Back to the Future: An Oral History of Livetronica
As the jamband scene grew and evolved, various fan-fractions started to splinter off and the jamtronica community developed into its own micro-genre. STS9 and the Disco Biscuits, in particular, grew in popularity and would often host festivals and multi- night runs with late-night shows of their own in major cities. Not only would these events feature rock bands playing electronic music, but they would also feature DJs and live/ studio hybrid projects playing around with increased technology. Several musicians pointed to Camp Bisco 2006 and STS9’s multi-night run at the Boulder Theatre in 2007 as turning points.
Aron Magner: East Coast festivals had a formula at the time—a reggae band, a bluegrass band, a rock band, a jazz band and a somewhere-in-the-middle fusion band. Camp Bisco was designed to bring together DJs and famous electronic artists with bands like us.
Steve Molitz: Phil Lesh loves electronic music, and he traces the genre all the way back to its roots with the early avant-garde and musique concrète composers. And Mickey [Hart] has also always been very adventurous when it comes to mixing different musical styles to create new sounds, so playing livetronica was a very natural fit for him. When we toured in our band Hydra, he did a lot of really innovative and creative work with effects processing, MIDI and sampling.
Jeffree Lerner: We’d started moving toward being producers as well as musicians. We didn’t know if it would necessarily be in Sector 9 or turn into a different entity itself. It’s a different type of expression.
Dominic Lalli: I was writing everything on piano, but started messing around with Ableton Live. When I tied those two things together—my writing and Ableton Live (being a whole new instrument in itself to learn)—I realized this is the easiest way to write songs. It’s a whole other world and I could do it myself with the saxophone. That was the intriguing thing for me.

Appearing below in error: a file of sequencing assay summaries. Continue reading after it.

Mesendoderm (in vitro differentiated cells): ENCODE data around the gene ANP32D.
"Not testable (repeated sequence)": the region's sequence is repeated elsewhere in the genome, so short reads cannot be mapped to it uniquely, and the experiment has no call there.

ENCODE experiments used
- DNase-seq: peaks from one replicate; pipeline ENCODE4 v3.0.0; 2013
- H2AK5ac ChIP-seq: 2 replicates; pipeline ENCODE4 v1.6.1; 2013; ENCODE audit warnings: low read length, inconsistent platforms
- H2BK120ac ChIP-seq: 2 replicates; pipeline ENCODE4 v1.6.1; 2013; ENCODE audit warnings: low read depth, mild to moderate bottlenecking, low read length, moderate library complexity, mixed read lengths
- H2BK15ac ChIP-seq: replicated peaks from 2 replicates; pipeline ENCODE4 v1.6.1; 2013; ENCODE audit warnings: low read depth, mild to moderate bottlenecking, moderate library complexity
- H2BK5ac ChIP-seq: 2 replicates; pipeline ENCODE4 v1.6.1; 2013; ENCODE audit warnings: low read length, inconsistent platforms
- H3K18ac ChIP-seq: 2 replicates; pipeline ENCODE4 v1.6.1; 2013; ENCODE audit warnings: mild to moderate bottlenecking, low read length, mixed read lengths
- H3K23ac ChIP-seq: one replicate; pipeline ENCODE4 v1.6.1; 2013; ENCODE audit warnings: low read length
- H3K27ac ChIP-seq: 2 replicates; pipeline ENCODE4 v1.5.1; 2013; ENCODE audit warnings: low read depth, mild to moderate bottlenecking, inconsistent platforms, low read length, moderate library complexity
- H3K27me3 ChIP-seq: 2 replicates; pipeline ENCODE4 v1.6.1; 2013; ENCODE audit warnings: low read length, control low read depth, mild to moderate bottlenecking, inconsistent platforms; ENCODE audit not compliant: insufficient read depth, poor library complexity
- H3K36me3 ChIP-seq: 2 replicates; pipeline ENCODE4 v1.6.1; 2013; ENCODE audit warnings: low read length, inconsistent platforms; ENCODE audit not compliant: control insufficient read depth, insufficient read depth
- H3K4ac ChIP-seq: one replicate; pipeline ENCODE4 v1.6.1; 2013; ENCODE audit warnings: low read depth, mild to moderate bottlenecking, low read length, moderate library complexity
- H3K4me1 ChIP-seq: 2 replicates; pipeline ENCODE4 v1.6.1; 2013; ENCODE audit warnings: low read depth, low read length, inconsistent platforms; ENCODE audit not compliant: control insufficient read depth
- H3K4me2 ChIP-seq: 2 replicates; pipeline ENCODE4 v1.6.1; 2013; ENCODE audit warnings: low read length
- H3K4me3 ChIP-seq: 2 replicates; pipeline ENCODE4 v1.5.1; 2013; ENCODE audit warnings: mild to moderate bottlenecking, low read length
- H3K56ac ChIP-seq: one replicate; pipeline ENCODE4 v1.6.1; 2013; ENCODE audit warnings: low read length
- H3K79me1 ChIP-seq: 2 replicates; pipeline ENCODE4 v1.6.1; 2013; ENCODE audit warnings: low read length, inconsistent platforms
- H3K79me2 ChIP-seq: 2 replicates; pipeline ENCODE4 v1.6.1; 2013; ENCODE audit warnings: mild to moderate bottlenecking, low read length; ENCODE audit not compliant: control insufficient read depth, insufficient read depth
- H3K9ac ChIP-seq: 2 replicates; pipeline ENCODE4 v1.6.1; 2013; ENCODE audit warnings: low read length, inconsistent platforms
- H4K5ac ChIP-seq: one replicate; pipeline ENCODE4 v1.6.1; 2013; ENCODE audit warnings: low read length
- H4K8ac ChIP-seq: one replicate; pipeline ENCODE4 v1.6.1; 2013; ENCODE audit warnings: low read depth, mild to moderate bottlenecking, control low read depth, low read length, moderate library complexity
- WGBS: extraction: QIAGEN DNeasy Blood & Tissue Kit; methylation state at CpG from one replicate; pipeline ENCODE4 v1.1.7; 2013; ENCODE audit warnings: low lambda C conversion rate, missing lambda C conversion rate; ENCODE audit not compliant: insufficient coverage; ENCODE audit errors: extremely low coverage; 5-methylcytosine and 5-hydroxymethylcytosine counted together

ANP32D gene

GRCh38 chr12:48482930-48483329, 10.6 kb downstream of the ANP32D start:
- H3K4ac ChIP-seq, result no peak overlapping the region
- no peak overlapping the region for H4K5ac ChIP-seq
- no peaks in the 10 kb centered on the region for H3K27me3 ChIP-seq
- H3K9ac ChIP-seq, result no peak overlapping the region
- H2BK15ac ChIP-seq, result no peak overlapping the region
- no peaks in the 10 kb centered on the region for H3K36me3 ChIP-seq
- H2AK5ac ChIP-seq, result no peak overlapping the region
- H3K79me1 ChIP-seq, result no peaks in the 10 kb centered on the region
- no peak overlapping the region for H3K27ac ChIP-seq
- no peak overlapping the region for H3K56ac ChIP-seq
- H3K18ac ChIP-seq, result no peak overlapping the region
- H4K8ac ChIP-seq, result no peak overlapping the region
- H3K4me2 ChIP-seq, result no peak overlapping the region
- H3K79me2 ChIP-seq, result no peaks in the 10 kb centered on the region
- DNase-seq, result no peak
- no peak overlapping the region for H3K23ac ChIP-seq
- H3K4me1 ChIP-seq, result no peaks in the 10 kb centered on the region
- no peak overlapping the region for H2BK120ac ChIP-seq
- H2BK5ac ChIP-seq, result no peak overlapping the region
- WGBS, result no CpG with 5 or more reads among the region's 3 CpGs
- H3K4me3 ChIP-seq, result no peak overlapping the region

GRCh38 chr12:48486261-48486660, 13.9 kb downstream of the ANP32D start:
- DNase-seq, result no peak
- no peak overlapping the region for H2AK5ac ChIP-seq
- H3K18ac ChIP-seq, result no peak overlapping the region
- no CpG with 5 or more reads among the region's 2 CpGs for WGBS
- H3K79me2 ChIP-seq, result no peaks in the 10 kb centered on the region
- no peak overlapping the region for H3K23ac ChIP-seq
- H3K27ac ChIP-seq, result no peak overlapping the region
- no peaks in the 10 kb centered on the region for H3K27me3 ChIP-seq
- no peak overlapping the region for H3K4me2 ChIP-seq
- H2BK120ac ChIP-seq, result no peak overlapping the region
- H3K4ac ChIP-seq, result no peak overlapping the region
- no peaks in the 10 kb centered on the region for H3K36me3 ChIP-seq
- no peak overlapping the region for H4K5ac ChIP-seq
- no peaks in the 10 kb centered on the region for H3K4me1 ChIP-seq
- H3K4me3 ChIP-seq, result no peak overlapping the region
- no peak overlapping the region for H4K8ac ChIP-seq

Jeffree Lerner: [STS9 guitarist] Hunter Brown was the first of us to use computers. He was bringing in different sequences and produced sounds that couldn’t be recreated in a live setting. So everyone has an electronic element to balance their traditional instrument.
Tom Hamilton: I certainly wasn’t listening to house or trance in the ‘90s, but I was listening to Goldie and Squarepusher by the end of the decade. I was hanging out with people that were heavily into drugs and underground music. Then Stereolab and Radiohead’s Kid A—the most game-changing record in pop music since Sgt. Pepper’s Lonely Hearts Club Band—and things like that started happening. I heard them and I was like, “Oh, fuck—that’s it!!” You can take the elements of this underground music and bring it together with the idea of a song.
Michael Travis: In 2002, I was skiing in Lake Tahoe, and I came down to get a coffee. This lounge compilation, High Fidelity Lounge: Volume 2, was on and I was just so impressed by how immaculately produced, folky and smooth it was. It was so perfect. The results were so disciplined. And then, I realized it was one guy building it all. I was really intoxicated with this idea of this perfect band discipline. Soon after, I was sitting at a friend’s computer—I wasn’t computer savvy at that point.
Alex Botwin: At the time [when we formed Pnuma Trio], as far as [listening to] live electronic stuff, it would probably be Sound Tribe. And then, we heard of Lotus. We basically started at the very beginning of the scene, and there weren’t too many people using Ableton Live like we were to play shows. I was 19.
Michael Travis: I loved the electronic vibe and I really wanted to play tonal instruments live. When Jason Hann joined String Cheese in 2005, he would stay over at my house. We started jamming on a seven string bass and drum kit. He told me if I wanted to get serious, Ableton is the best thing to loop with ever. We were trying to play loungy, downtempo stuff because that’s where my heart really was.